Life During Wartime

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B

Awkward comedy is hugely popular these days. Larry David makes a darn good post-Seinfeld living by routinely embarrassing a version of himself on HBO. Steve Carell, as the consummate idiot boss, blunders through situations so uncomfortable, our only recourse is to bury our faces in our hands until the pain stops. These two, and others who play similar characters, are largely successful because we relate to them. They say the things we think but wouldn’t dare catch ourselves saying out-loud. Todd Solondz‘s characters on the other hand, while sublimely versed in awkwardness, are so entirely impossible to relate to, instead of burying our faces, our jaws drop and eyes bulge.

Life During Wartime is a sequel of sorts to the masterpiece-of-uncomfortableness — Happiness. The same characters return but this time around are played by different actors. I haven’t seen Happiness since the first and only time back in 1999. I would have benefited from a refresher. The characters came back quickly enough, but the different faces made it difficult to reconnect the new scenes to their past lives.

Happiness follows the lives and relationships of three sisters from New Jersey. Joy, the ironically named eldest is a forever-depressed, starving-musician with a penchant for attracting weirdos and criminals. Helen, the youngest, a successful novelist and screenwriter, constantly bemoans her wealth and status. And there’s Trish, an oblivious housewife married to a pedophile.

Life During Wartime picks up a decade after Happiness ends and the sister’s lives are, for the most part, in varying degrees of disarray. Joy leaves New Jersey for Florida to visit with her sister Trish, leaving behind her criminal, prank-caller husband Allen. Trish, not much better off, keeps her family of three kids, one away at school, together with a combination of prescription drugs and lies. A desperate attempt to erase her former life as the wife of a pedophile and rapist. The two kids, still living at home, Timmy and Chloe have been told their father is dead. Helen, even more successful now, secludes herself from the family in a resort-like mansion in California.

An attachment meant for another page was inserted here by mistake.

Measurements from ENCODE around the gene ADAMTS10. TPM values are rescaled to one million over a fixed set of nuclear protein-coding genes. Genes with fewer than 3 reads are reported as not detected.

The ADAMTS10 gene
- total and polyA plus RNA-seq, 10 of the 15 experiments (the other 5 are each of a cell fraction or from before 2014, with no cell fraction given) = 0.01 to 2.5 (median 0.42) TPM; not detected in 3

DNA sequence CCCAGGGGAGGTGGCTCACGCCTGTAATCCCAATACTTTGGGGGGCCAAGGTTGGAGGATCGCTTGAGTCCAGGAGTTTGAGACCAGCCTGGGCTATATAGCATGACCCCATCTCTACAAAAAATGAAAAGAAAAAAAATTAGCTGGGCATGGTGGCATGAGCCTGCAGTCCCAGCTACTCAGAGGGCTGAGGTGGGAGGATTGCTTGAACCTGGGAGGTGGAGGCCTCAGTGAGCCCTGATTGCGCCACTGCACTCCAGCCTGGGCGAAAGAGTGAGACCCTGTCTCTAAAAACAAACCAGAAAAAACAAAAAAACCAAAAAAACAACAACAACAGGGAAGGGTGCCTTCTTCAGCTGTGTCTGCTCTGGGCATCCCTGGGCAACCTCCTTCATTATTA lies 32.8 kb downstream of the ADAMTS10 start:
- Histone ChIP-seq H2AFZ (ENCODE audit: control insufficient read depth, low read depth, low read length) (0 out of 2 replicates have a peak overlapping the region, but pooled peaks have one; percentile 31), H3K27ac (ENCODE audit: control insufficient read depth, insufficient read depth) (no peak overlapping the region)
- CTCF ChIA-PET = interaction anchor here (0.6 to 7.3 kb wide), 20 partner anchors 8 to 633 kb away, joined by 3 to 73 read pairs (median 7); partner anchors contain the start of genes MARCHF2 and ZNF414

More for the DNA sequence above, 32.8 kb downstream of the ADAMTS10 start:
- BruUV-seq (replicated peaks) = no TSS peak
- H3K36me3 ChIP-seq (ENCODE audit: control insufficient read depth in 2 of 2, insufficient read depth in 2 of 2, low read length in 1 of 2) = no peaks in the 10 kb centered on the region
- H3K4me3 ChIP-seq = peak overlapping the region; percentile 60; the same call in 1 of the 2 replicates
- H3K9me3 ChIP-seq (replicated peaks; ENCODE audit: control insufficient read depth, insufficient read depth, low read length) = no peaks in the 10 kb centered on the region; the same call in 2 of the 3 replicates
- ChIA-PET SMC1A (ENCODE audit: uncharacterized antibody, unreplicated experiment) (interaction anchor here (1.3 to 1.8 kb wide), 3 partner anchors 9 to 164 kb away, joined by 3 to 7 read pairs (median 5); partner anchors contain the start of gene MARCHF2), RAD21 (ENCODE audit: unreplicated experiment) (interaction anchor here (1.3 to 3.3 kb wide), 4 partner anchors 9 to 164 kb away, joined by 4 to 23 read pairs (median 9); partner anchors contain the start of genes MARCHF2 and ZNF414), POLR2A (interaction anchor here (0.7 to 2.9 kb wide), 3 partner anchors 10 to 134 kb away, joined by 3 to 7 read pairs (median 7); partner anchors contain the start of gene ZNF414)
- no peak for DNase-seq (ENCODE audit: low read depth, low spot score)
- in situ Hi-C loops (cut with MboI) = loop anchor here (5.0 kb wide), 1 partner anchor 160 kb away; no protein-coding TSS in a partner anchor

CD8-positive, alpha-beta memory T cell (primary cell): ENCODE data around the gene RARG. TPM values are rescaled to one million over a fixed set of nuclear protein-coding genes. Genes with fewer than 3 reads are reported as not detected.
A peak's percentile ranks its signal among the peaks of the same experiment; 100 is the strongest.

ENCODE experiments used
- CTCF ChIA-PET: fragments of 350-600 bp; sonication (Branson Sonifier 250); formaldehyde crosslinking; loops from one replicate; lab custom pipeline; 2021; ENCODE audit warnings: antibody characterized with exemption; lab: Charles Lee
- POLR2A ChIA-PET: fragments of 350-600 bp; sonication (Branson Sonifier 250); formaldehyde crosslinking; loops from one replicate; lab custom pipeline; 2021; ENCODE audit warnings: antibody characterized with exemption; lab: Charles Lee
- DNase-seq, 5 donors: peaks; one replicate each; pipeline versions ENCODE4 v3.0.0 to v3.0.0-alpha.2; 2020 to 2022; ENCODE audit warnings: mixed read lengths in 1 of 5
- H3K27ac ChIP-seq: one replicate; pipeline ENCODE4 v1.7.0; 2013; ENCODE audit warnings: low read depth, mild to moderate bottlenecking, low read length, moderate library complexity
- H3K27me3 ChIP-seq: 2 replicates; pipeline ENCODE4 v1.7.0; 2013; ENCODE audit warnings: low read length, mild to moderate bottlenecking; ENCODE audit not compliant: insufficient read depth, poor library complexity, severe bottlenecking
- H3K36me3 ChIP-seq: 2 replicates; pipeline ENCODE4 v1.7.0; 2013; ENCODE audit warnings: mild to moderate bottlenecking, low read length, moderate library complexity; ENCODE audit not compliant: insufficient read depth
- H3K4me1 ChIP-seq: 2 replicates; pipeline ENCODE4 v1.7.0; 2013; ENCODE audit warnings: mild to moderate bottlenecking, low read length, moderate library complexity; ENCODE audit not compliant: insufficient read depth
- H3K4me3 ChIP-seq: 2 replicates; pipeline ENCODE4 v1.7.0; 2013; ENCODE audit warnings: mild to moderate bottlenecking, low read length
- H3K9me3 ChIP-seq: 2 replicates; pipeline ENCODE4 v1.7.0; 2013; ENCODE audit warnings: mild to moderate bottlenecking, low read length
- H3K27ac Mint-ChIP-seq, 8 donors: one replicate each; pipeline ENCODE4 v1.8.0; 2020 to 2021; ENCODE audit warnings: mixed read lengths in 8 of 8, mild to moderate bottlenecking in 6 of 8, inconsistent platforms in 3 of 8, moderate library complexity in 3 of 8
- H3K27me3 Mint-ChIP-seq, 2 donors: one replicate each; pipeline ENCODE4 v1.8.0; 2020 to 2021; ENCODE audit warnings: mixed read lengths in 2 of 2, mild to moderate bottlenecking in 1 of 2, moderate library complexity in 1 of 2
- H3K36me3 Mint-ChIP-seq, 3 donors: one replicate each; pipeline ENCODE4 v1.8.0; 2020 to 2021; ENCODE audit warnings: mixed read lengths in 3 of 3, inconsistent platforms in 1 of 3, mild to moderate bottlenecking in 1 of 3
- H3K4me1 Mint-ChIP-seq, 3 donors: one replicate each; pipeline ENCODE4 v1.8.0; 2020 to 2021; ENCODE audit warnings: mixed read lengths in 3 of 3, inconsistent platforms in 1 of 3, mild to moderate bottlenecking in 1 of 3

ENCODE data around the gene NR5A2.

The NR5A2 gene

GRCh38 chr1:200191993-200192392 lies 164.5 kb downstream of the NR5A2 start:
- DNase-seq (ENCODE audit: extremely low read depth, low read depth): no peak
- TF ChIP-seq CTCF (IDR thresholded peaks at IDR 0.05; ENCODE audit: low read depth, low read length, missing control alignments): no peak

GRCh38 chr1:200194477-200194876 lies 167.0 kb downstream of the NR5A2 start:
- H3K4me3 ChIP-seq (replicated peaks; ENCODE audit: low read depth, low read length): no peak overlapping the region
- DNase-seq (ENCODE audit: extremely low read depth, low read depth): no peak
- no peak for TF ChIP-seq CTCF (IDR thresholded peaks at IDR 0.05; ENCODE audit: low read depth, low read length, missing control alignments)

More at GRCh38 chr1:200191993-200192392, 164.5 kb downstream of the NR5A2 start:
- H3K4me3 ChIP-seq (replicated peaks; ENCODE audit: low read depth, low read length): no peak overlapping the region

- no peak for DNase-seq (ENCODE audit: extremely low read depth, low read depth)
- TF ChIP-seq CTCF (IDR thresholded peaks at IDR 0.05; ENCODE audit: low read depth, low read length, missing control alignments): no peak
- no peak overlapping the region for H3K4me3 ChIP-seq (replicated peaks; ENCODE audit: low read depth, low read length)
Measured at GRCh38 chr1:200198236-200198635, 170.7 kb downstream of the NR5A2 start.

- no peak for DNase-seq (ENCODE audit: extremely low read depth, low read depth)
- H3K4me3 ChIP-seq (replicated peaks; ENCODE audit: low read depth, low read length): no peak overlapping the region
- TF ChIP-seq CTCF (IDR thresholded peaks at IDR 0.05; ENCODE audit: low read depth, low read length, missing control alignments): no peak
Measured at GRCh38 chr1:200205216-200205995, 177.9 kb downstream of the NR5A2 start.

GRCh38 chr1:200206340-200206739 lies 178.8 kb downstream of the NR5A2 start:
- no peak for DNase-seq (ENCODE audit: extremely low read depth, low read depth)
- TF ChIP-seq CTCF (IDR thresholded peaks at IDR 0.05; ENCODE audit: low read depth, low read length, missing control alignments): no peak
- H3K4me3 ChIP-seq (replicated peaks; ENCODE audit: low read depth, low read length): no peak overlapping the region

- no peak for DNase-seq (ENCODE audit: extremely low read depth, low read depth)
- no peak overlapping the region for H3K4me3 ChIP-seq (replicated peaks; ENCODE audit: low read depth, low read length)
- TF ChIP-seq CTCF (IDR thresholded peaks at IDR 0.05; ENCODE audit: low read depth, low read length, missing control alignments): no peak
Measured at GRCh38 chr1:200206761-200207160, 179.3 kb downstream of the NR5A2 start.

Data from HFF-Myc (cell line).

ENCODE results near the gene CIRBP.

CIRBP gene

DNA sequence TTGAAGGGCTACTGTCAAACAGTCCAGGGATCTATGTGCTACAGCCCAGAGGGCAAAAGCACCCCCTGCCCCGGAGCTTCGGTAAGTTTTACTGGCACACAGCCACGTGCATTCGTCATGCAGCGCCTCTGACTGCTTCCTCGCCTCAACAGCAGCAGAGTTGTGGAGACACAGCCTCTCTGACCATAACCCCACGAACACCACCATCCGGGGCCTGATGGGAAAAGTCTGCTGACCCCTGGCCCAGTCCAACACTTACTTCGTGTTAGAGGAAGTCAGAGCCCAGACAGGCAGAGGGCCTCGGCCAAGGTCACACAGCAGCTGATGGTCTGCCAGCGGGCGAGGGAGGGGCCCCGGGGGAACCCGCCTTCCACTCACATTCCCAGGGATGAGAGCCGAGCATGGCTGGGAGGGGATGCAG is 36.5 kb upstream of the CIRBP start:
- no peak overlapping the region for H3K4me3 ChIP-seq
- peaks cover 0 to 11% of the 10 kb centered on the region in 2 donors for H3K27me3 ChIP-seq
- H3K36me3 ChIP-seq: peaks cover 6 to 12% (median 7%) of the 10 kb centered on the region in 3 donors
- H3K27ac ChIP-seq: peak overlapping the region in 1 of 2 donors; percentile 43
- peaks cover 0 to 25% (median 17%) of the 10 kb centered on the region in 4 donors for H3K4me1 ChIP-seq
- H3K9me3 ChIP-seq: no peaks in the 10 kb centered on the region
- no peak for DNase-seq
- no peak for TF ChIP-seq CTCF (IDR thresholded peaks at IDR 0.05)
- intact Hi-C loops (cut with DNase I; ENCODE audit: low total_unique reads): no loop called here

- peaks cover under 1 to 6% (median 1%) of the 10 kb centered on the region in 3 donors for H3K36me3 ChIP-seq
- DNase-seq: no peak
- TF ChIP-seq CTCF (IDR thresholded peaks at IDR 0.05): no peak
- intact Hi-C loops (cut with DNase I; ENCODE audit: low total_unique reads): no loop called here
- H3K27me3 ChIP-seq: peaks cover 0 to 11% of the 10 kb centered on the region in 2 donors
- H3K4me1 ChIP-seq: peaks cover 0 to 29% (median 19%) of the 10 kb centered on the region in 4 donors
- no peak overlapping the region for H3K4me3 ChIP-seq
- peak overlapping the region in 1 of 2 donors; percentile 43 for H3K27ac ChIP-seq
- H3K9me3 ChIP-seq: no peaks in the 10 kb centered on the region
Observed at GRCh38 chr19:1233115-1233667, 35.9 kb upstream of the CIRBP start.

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There is no formal story, Wartime is instead a pastiche of conversations and moments from the sister’s lives. Solondz uses the characters to illustrate various metaphors about post 9-11 life in suburban America. Some of them are more skillfully delivered than others. My favorite is the rich, jaundiced yellow of the post-processing, mimicking the “threat level yellow” our country operates under since the attacks. On the other hand, Solondz uses the pedophile father as a symbol for terrorists and America’s irrational fear of all Muslims. Though the point is valid, it’s delivered with a heavy-hand. We don’t need to strain our intelligence to uncover the dual meaning. A more subtle inference would have suited the theme better. It’s almost as if Solondz was afraid the audience wouldn’t make the connection, so he left them no choice but to “get it.”

Life During Wartime is Solondz’s most accessible film since Welcome to the Dollhouse, but I’ll still to warn those with delicate sensibilities that there are still a handful of brutally uncomfortable moments, some involving children. The dialogue is masterful. Solondz has a knack for scripting conversations that are painfully honest and believable. It’s what makes his movies so devastating, they play like documentaries. We’re faced with the uncomfortable thought that people like this exist, right next door, most likely the same people we shared a conversation with on the sidelines of the soccer field.

tags: life during wartime, todd solondz

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